And this soon stared to show results. “Incentivised by the knowledge that they could profit from their work, in the first year they grew more food than the land had produced in previous five years combined,” writes Ridley.

Of course, the local communist party bosses soon came to know. The regional communist party chief intervened to save Yen and at the same time recommended that the same experiment should be copied elsewhere as well. “This was the proposal that eventually reached Deng Xiaoping’s desk. He chose not to stand in the way, that was all. But it was not until 1982 that the party officially recognised that family farms could be allowed – by which time they were everywhere,” writes Ridley.

The economic incentives of private ownership rapidly transformed farming in China and industry soon followed. While the Communist Party still continues to rule the country, the economic success of China wasn’t built on socialism. And there is a thing or two that Indian politicians can learn from this, given their obsession with socialism.

Private firms are normally better at running businesses than the government. This is something that politicians including prime minister Narendra Modi need to understand. As TN Ninan writes in The Turn of the Tortoise—The Challenge and Promise of India’s Future: “The last quarter century’s experience has shown that when the private sector is asked to provide telecom services, run airlines and airports, build and run ports, undertake banking, distribute electricity and even undertake water supply, the result is usually (though not always, for there is no shortage of private banks and airlines that have failed) a substantial improvement on what, the government was doing until then.”

This is basically means two things. One is that the government should be getting out of all the businesses that it has been trying to run for all these years. This is a point that I have often made in the past. There is no point in the government running more than 25 banks. There is no point in the government running a phone company or an airline for that matter.  It does not serve any purpose.

As Ninan writes: It is a matter of regret that Narendra Modi, who got elected on the promise of ‘minimum government, maximum governance’, has shown no taste for radical change or minimizing government…The government system continues to run loss-making airlines and hotels, three-wheeler units and Mahanagar Telephone Nigam.”

Also, in its effort to do everything, the government doesn’t pay adequate attention to many important areas. As Ninan writes: “There is too little of government attention paid to core areas like law and order, education and health—too few judges, too few teachers who teach, too few hospital beds; also too few trade negotiators and too few policemen, especially those with proper training. It should be obvious that there are many things that the state does inadequately or badly, and many tasks that the state has needlessly taken on itself.”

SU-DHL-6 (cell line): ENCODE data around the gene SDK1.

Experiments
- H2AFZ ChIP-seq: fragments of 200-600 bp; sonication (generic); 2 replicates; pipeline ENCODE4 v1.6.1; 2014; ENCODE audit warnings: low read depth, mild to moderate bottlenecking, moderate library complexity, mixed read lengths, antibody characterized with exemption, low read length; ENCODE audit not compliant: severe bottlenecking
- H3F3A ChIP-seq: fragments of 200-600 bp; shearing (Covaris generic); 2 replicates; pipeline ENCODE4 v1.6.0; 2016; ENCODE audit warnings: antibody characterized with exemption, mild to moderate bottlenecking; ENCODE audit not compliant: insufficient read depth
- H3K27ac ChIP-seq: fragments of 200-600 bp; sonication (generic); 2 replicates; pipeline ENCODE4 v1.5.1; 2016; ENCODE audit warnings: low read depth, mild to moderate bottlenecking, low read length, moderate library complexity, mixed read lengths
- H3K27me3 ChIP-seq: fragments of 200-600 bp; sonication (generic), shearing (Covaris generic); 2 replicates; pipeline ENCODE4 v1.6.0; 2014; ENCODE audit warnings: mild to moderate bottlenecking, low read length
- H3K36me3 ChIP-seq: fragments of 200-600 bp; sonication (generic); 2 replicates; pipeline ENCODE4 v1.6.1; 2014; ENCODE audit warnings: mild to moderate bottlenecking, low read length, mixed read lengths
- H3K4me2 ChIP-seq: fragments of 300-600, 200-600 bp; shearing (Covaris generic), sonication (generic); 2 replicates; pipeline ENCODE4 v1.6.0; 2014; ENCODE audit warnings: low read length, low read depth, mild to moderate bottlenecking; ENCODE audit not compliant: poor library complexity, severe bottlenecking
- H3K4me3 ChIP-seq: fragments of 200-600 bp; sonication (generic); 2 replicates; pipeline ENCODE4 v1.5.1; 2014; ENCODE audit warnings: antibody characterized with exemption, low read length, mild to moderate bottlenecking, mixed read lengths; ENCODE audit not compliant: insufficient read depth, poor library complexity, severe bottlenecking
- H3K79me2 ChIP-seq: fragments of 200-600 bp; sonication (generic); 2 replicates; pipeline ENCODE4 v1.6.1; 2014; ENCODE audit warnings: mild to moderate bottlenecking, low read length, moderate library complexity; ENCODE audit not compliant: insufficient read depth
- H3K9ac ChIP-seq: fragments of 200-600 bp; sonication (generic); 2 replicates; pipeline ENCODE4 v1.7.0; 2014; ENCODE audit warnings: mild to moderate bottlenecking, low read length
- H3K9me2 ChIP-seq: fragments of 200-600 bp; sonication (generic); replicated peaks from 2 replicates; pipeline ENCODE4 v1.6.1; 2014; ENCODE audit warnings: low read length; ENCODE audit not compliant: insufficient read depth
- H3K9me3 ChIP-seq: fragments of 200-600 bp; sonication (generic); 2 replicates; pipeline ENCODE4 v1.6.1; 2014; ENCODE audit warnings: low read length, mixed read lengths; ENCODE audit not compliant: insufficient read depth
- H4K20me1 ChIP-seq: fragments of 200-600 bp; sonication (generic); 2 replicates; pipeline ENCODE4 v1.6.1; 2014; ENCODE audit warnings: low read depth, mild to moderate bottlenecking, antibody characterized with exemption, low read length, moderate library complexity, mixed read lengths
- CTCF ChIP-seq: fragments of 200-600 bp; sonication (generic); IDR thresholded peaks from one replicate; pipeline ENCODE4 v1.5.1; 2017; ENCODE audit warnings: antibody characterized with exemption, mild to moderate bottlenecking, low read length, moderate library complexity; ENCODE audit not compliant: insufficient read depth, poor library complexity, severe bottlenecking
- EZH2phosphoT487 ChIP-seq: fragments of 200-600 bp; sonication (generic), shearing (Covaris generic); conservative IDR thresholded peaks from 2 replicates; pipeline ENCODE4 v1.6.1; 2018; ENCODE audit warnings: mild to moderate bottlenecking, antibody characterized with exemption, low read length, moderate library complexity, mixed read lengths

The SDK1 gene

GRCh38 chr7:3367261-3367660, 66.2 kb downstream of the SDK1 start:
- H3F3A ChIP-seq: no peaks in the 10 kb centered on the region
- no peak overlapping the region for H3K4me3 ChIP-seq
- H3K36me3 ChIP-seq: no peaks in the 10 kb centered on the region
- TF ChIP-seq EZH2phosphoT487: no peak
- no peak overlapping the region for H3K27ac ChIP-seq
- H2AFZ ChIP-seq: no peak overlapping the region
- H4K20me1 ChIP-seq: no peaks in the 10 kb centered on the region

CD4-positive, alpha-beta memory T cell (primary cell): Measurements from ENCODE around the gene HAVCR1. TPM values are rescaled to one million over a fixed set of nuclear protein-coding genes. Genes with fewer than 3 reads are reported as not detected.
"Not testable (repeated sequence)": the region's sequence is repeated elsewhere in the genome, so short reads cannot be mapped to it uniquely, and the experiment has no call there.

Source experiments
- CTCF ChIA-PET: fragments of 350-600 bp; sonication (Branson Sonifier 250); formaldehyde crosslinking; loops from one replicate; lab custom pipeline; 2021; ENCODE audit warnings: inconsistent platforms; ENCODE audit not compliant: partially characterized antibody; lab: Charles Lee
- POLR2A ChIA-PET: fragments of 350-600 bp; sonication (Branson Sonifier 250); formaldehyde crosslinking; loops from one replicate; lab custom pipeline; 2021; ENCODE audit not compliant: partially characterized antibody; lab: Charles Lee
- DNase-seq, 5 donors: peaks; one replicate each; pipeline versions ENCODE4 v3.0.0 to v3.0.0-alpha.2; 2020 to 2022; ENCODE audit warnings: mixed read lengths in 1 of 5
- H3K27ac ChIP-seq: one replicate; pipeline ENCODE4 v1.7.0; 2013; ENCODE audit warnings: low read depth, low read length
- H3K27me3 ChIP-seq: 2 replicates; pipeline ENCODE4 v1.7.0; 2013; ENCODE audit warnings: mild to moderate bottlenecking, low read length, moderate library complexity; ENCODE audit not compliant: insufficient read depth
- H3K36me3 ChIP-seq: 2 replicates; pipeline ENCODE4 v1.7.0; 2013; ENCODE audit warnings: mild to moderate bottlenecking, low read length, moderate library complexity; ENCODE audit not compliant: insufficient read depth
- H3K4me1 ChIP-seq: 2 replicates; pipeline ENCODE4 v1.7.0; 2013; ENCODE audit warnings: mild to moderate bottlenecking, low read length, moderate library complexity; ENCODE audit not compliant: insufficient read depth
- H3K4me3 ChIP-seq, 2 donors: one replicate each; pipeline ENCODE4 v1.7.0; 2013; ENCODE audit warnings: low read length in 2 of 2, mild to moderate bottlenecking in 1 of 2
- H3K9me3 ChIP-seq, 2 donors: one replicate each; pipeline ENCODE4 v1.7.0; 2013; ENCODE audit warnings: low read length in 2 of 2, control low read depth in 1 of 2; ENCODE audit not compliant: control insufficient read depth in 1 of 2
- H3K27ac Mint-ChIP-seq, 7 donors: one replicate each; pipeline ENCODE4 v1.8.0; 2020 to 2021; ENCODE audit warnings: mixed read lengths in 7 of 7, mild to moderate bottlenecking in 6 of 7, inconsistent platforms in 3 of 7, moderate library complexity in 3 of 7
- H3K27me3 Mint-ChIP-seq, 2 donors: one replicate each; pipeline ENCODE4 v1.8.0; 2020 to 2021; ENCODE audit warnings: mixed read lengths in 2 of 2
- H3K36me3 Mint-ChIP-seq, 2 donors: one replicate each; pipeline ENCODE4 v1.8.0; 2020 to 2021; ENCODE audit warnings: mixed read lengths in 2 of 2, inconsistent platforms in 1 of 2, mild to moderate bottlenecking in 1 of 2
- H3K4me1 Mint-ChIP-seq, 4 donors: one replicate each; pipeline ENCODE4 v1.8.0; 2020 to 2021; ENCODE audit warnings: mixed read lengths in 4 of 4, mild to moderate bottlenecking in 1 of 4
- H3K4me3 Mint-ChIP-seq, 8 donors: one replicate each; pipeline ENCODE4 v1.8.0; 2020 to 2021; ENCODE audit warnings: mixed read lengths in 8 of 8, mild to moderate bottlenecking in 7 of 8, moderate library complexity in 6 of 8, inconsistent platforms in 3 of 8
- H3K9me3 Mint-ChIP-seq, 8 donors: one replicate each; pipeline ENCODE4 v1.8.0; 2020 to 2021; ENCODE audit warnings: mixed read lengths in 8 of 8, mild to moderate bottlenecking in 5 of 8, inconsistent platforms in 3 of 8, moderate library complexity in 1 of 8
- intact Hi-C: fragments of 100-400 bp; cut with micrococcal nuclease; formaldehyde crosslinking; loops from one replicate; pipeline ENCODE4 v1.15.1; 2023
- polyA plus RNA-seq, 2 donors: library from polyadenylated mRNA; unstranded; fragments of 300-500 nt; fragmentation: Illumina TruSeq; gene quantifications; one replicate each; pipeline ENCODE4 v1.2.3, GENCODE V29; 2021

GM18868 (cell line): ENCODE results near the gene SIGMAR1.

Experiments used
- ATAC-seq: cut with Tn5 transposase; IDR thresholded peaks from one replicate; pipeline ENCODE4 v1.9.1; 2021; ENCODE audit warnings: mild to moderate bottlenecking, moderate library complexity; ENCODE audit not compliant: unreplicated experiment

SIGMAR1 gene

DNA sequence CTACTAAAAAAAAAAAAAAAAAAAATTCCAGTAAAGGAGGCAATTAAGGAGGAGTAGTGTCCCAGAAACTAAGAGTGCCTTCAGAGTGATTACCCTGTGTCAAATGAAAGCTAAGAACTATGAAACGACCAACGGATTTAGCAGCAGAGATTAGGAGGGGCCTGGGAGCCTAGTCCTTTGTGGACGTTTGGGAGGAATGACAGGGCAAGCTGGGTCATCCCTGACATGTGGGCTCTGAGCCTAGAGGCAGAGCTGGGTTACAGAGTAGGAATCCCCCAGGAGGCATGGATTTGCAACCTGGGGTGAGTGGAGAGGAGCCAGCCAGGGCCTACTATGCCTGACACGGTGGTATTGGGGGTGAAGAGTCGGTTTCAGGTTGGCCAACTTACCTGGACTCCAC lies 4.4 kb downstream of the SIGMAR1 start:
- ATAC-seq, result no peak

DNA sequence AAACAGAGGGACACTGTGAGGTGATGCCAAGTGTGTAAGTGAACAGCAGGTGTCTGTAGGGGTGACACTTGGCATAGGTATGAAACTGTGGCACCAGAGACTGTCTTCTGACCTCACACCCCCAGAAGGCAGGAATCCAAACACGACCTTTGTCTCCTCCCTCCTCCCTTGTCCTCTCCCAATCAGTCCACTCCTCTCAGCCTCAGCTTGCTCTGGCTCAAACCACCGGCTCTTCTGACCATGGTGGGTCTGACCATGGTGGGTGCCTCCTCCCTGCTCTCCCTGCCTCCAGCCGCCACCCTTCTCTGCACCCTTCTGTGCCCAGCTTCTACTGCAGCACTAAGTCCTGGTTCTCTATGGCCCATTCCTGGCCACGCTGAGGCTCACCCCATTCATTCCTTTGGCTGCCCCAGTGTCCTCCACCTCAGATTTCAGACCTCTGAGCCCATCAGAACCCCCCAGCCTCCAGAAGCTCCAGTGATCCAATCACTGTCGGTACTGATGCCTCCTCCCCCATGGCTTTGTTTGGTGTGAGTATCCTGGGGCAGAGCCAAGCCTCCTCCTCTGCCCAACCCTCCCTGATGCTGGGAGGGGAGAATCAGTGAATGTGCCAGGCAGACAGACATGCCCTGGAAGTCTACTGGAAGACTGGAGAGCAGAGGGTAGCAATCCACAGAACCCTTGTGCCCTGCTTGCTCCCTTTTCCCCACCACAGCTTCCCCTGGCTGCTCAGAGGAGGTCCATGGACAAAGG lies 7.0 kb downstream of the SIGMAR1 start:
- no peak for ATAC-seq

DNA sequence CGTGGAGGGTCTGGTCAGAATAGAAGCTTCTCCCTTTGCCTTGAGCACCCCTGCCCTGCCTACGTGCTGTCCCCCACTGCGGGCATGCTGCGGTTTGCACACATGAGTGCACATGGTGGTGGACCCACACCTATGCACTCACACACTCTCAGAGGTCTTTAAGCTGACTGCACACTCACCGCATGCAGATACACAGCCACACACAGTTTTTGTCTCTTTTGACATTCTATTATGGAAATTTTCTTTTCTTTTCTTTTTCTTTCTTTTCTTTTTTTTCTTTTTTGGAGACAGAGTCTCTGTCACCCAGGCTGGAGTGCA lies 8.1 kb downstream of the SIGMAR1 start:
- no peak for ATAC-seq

The second point here is that the government should be encouraging entrepreneurship in all possible ways. One point against entrepreneurship are India’s multiple labour laws. But they may not be as much of a problem as they are made out to be.

It is often argued that Indian entrepreneurs do not expand beyond a certain point because it is very difficult to fire workers once they have been taken on. The Chapter VB of the Industrial Disputes Act, 1947, makes it very difficult for companies with 100 employees or more, to fire an employee without the permission from the government. This, it is argued, prevents entrepreneurs from expanding.

Economist Pranab Bardhan makes an interesting point in Globalisation, Democracy and Corruption: “It is not clear that the rigid law on retrenchment is always the binding constraint on manufacturing expansion. Take the highly labour-intensive garments industry, for example. A combined dataset [of both the formal and informal sectors] shows that about 92 per cent of garment firms in India have fewer than eight employees…Labour law cannot discourage an eight-employee firm from expanding to an 80-employee firm since Chapter VB of the Industrial Disputes Act does not kick in until the firm reaches the size of 100 employees.”

So what is stopping these firms from expanding? “The binding constrains on the expansion of that eight-employee firm may have to do with inadequate credit and marketing opportunity, erratic power supply, wretched roads, bureaucratic regulations etc. There are good statistical studies by some economists which show that states with more rigid labour laws have had lower industrial growth and that labour laws can be a constraint. But these studies do not show that they are the only or even the main constraint,” writes Bardhan.

What this tells us very clearly is that the Modi government should work towards removing these binding constraints. This will allow entrepreneurship to flourish. That will lead to more jobs, better pays, higher spending and in the process, higher economic growth.
The column originally appeared on Vivek Kaul’s Diary on January 11, 2016